mightstone2k

Level 6 Valued Member

I would do a program like this and on your off kb days do 1/4-1/2 mile sprint work on day, a fast 1 mile run on another and a long ruck/walk on a last day. Push ups GTG with 50-100 a day. The sit ups should take care of themselves.
If I’m understanding that article correctly, it’s basically Q&D 044, but with preprogrammed sessions instead of rolling the dice. Add some locomotion and GTG push-ups. Am I picking up what you’re putting down?
 

ShawnM

Level 8 Valued Member
If I’m understanding that article correctly, it’s basically Q&D 044, but with preprogrammed sessions instead of rolling the dice. Add some locomotion and GTG push-ups. Am I picking up what you’re putting down?
Yup, that's about it. The only change I made was doing it with the 033. I went 044 if my energy wasn't the greatest and I knew shorter rest periods were going to be an issue.
 

Period

Level 7 Valued Member
Just my two cents: if you’re serious about this PT test, you need to prioritize it over everything else. I’d run at least four times per week, and do at least one “test” set in sit-ups and push-ups every two weeks (before a rest day). As for running, a number of approaches can work, as a former middle distance runner I’d recommend a mix of the following:

- longer, slower runs (not too long, let’s say about twice the distance you have to run in the test, with a pace no more than 20% slower than what you need to do in the test)

- running the test distance: at least once every two weeks, before a rest day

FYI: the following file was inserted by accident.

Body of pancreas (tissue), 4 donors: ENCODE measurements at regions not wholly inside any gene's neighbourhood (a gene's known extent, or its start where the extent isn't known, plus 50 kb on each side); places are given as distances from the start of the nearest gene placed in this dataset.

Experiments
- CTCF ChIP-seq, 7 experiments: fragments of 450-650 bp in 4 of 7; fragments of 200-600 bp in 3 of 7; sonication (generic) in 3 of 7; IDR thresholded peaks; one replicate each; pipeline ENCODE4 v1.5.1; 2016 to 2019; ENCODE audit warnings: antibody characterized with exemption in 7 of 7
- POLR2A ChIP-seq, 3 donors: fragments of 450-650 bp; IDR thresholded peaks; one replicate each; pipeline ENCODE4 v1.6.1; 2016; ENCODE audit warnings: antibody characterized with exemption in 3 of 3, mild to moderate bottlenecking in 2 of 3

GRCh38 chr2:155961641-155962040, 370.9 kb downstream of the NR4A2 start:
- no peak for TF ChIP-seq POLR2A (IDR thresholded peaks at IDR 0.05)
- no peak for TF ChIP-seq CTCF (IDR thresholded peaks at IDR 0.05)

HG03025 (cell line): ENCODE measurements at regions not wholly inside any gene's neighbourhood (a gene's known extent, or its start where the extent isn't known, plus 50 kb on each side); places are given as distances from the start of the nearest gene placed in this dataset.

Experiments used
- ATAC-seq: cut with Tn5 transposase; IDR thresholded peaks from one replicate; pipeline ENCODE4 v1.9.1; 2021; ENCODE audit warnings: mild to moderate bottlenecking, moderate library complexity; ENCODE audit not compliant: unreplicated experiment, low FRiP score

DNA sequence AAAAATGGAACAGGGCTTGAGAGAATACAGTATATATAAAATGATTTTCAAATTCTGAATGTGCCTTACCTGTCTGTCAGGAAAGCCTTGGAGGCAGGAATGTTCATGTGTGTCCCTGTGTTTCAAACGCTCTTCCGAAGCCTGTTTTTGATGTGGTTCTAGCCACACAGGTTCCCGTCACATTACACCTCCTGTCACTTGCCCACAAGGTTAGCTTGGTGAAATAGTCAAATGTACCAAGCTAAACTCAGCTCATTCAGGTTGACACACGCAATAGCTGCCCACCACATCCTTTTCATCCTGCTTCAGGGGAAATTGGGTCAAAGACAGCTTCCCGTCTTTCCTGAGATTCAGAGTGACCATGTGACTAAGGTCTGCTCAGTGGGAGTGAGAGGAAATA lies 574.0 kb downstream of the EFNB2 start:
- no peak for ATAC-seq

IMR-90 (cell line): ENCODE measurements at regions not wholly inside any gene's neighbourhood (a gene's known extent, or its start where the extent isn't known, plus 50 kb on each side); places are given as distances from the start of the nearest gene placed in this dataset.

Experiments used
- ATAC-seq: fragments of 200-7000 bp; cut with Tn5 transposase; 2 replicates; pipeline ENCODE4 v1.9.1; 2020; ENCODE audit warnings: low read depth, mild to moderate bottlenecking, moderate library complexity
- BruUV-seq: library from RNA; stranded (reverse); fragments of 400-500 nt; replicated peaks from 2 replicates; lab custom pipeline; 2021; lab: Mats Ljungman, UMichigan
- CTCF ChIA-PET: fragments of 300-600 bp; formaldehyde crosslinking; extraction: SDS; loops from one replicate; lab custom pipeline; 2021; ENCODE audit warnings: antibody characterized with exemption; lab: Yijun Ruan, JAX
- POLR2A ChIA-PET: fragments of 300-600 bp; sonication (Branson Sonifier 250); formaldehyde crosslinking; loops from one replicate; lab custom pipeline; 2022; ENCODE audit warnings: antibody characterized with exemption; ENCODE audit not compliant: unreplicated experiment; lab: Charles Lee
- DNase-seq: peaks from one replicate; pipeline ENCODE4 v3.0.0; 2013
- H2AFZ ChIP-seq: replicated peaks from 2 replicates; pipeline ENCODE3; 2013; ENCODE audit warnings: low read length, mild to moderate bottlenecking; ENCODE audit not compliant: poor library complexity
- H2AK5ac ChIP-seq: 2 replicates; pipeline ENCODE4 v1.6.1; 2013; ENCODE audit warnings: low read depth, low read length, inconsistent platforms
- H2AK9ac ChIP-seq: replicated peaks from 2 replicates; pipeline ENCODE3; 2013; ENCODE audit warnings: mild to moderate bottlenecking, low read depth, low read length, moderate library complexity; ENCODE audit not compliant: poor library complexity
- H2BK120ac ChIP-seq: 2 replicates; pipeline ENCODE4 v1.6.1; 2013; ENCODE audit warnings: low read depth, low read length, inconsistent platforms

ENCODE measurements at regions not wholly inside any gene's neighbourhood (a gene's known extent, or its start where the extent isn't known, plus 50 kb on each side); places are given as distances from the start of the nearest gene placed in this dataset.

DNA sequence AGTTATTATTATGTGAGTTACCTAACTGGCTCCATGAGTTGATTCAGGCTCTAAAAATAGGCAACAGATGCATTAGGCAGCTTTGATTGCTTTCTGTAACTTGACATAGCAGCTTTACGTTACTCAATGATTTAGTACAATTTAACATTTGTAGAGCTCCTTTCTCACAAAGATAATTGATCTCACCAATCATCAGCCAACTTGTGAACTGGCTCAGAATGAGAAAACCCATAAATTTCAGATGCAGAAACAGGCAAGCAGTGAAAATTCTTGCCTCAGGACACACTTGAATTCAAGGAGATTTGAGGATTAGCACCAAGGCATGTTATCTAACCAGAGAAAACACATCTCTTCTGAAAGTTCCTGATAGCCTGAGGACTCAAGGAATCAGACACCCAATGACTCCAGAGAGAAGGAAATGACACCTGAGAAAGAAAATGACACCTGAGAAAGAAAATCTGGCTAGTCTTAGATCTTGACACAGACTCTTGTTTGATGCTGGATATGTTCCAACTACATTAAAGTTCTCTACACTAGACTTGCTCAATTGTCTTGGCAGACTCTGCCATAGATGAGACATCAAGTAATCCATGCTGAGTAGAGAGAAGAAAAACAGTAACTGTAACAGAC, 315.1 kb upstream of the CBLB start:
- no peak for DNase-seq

- pace work: half the magic of good results on anything longer than 400 m is hitting the right pace. Start too fast and you’ll be cooked, start too slow and you can’t make up for lost time. Therefore, train hitting the goal pace over shorter distances repeatedly, half a mile and a mile for example. 2x1 mile or 4-6x half a mile at target pace would be a good workout.

As for push-ups, personally I’d just ditch any higher intensity work until April – that’s only 2-3 months, anyway. If you’ll improve your reps per minute significantly, your lower reps will probably not suffer a bit, they might even improve. I’d mix it up here as well, accumulate some volume with lower reps and higher sets one day, do 1-3 timed sets with the hands raised (on a table first, then a bench, then a low bench etc.) working on cranking out higher reps another day, maybe even just try to simply do push-ups for two minutes straight (without counting reps) a third day.

Sit-ups shouldn’t be too hard, I’d just practice whatever form they are looking for.

As for snatching, I’d do it after the other training with whatever you’ve left, so it doesn’t compromise it. The approach is entirely up to you, one or two higher sets with reps or multiple sets with lower reps. Personally, I’d probably use a timed set – as many reps as comfortable in X minutes – and personally, I would choose your target time for the 1.5 mile run as “X”, because why the hell not (note: in fighting sports, we do a lot of exercises for the duration of a competition round – we believe it helps to both be able to exert power over that time frame, and to get a better feeling for the duration of the round, which again helps with pacing).

PS: As always, please bear in mind that I am speaking from my own personal experience, not for the SF methodology.
 

mightstone2k

Level 6 Valued Member
Just my two cents: if you’re serious about this PT test, you need to prioritize it over everything else. I’d run at least four times per week, and do at least one “test” set in sit-ups and push-ups every two weeks (before a rest day). As for running, a number of approaches can work, as a former middle distance runner I’d recommend a mix of the following:

- longer, slower runs (not too long, let’s say about twice the distance you have to run in the test, with a pace no more than 20% slower than what you need to do in the test)